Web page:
2000 Census - 57,247
Galveston Texas History:
Galveston is located on a natural harbor on the northeast end of Galveston Island, a barrier island located 2 miles offshore in the Gulf of Mexico. Karankawa Indians inhabited the islands seasonally. The island was probably the location of the 1528 shipwreck landing of Alvar Núñez Cabeza de Vaca. In 1785, while charting the Texas coast, José de Evia named Galveston Bay in honor of Bernardo de Gálvez. In 1816 Louis Aury established a naval base at the harbor to support the revolution in Mexico. While Aury was away launching an unsuccessful attack against the Spanish in Mexico, Jean Laffite set up a pirate camp called Campeachy. Laffite was forced to evacuate the island in 1821. Mexico declared the island a port of entry in 1825 and established a custom house in 1830. Following the Civil War, Michel B. Menard and a group of investors purchased 4,605 acres at the harbor, platted the town of Galveston, and began selling town lots on April 20, 1838. Galveston incorporated in 1839. The busy port enabled Galveston to grow. The city was a stop for oceangoing vessels and coastal steamers running through Galveston Bay and Buffalo Bayou to Houston. In 1860, the Galveston, Houston and Henderson Railroad built a bridge to the island. During the Civil War Union ships blockaded the port and briefly occupied the town. In 1870, Galveston has 13,818 residents and was the largest city in Texas. Galveston was the first city to use electric lighting, had the first telephone system, and hosted the first baseball game in the state. By 1900, other Texas cities’ growth outpaced Galveston’s causing the city to slip to 4th place in size. During the late 1800s Galveston’s buildings, especially those designed by architect Nicholas J. Clayton, were some of the finest buildings of the time. Today the town boasts many beautiful historic churches. In 1881, Galveston was elected to become the home of the first state medical school. The Grand Opera House was built in 1894. A coast guard station was built in 1897, and Fort Crockett was established in 1897, and closed in 1957. Galveston was decimated by the Great Hurricane of 1900. The hurricane had wind gusts of 120 miles per hour, flooded the city, battered homes and buildings with floating debris, and killed an estimated 6,000 people on the island. Another 4,000 to 6,000 people died on the nearby coast. As a result, the city and county constructed a seventeen-foot seawall on the Gulf side of the island, raised the grade level, and built an all-weather bridge to the mainland. Today Galveston’s economy is based on its tourist industry, its port, and the University of Texas Medical Branch. It has wonderful museums, theaters, incredible beaches, great seafood, great annual events, and serves as a cruise ship port. Galveston is located on Galveston Island in the Gulf of Mexico at the eastern end of U.S. 45 (Galveston Causeway or Galveston Freeway) which becomes SH 87 (Broadway Boulevard) in Galveston. It is located 71 miles southwest of Anahuac, 50 miles southeast of Houston, 35 miles southeast of La Port, 41 miles northeast of Surfside Beach, Texas.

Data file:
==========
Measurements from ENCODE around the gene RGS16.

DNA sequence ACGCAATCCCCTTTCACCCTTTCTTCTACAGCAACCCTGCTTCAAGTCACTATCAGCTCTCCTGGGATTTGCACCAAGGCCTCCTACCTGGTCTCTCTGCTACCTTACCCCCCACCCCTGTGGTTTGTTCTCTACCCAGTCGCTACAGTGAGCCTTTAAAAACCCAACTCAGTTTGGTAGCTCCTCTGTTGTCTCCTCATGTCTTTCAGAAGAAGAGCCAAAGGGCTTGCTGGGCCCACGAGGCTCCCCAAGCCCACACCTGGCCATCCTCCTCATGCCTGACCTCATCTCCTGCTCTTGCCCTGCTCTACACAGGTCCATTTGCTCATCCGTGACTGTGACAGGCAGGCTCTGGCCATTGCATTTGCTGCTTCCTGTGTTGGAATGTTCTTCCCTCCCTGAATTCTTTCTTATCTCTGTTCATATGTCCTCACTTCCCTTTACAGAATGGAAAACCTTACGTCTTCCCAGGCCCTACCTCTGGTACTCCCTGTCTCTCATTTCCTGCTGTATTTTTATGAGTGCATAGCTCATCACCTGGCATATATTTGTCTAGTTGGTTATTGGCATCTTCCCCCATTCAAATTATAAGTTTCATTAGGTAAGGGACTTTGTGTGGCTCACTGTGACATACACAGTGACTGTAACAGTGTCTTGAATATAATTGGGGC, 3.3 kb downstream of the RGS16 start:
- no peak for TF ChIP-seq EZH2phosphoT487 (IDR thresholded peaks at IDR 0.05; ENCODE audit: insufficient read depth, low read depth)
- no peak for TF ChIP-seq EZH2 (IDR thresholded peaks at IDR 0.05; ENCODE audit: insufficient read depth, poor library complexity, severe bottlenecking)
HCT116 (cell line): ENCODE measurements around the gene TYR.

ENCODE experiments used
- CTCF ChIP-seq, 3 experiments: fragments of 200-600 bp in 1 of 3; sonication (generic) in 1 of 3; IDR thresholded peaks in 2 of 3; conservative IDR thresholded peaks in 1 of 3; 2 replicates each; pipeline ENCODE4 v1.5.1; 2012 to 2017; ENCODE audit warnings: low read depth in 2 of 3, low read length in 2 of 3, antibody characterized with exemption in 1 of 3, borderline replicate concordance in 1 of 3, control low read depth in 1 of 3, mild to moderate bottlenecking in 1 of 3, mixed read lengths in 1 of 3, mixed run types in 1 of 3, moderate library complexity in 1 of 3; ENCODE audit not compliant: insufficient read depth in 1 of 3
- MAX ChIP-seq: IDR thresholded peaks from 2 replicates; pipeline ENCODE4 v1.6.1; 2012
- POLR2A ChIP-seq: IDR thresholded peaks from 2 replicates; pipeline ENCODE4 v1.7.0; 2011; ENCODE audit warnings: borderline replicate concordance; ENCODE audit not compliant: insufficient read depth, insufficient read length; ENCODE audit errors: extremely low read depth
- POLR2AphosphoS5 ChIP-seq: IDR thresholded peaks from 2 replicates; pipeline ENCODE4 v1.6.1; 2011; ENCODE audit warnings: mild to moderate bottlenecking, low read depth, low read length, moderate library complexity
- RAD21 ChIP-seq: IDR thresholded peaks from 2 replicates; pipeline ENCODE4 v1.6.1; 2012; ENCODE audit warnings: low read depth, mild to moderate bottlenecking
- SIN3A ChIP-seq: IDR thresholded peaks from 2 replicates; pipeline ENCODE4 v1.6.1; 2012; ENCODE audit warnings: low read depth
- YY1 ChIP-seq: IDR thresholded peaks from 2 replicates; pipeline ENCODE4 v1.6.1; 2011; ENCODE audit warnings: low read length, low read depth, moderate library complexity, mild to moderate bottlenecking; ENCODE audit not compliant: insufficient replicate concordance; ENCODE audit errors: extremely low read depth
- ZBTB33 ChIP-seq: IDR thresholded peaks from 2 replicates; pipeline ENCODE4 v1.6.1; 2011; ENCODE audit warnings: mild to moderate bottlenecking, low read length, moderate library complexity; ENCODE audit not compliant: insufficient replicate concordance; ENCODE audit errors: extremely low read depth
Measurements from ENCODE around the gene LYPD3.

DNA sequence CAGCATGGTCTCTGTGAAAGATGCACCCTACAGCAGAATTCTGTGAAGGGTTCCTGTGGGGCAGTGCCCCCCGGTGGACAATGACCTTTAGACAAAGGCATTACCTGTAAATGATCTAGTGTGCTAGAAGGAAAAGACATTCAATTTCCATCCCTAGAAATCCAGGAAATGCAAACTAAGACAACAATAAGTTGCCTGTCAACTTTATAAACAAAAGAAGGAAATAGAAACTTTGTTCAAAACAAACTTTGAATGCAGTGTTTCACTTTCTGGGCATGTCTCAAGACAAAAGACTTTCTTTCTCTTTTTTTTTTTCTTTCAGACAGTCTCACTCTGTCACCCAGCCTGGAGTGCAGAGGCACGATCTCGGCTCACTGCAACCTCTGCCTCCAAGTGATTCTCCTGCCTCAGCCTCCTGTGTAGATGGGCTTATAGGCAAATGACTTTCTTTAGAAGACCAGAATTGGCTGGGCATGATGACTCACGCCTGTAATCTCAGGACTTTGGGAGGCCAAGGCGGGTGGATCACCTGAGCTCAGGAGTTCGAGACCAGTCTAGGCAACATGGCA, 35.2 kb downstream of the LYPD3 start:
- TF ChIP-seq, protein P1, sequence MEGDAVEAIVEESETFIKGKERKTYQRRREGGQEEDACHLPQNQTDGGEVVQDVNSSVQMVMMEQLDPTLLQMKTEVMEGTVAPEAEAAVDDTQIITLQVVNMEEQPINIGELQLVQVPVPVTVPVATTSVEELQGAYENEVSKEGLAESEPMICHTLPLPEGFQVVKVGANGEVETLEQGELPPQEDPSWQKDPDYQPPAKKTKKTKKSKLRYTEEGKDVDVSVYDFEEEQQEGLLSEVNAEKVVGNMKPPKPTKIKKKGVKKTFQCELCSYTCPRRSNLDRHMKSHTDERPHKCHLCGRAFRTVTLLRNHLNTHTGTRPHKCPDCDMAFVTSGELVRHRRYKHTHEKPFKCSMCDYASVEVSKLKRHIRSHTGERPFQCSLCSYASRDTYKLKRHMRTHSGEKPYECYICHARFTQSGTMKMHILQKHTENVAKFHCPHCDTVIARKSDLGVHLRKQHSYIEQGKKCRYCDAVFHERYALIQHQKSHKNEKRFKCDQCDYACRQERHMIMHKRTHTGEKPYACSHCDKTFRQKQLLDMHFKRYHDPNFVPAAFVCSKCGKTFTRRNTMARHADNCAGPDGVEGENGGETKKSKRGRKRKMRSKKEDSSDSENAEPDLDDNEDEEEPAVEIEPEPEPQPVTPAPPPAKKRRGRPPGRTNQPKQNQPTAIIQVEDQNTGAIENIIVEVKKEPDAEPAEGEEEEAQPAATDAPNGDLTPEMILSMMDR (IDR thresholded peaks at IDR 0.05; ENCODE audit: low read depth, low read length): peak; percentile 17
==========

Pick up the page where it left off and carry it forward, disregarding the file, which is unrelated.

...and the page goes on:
The nomadic Karankawa Indians lived along the Texas Gulf Coast from the western end of Galveston Island to Corpus Christi. Many warriors were over 6 feet tall. Men wore their hair to their waists. They were heavily tattooed and wore shell ornaments. They pierced each nipple and their bottom lip with small pieces of cane. They greased their bodies with shark liver oil to ward off mosquitoes and other insects. During the summer months they survived by moving inland and hunting with long bows. During the winters they fished and crabbed the coastal bays in dugouts. They lived in round huts made with thatch and animal skins. The Indians had varied experiences with Anglos though in the end their population was decimated through warfare and diseases caught from Anglos. The Indians helped Spanish explorer Cabeza de Vaca when he was shipwrecked on Galveston Island in 1528. After French explorers under LaSalle stole two canoes from the Karankawa and refused to return them, the Karankawa engaged them in battle; the Indians won. The Karankawa were not cannibals. Though they did sometimes eat captured enemies, they did not do this for food, but rather to absorb the magic powers of the enemy.
Galveston County Courthouse, 2006:
This concrete, brick and stone courthouse was designed in modern style by Bay Architects. The Galveston County 2010 census was 291,309. The courthouse is located at 600 59th Street, just north of Broadway Avenue (U.S. 75/SH 87). (409) 762-8621.
Village of Tiki Island:
The small incorporated Village of Tiki Island is located off the north end of the Galveston Causeway (IH-45) in Jones Bay. It is located 5 miles southeast of La Marque, approximately 6 miles south of Texas City, and 5 miles southwest of Galveston, Texas. This largely resort community has approximately 850 homes, and 1,200 full time residents. It is served by the Galveston Post Office. City Hall: (409) 935-1427.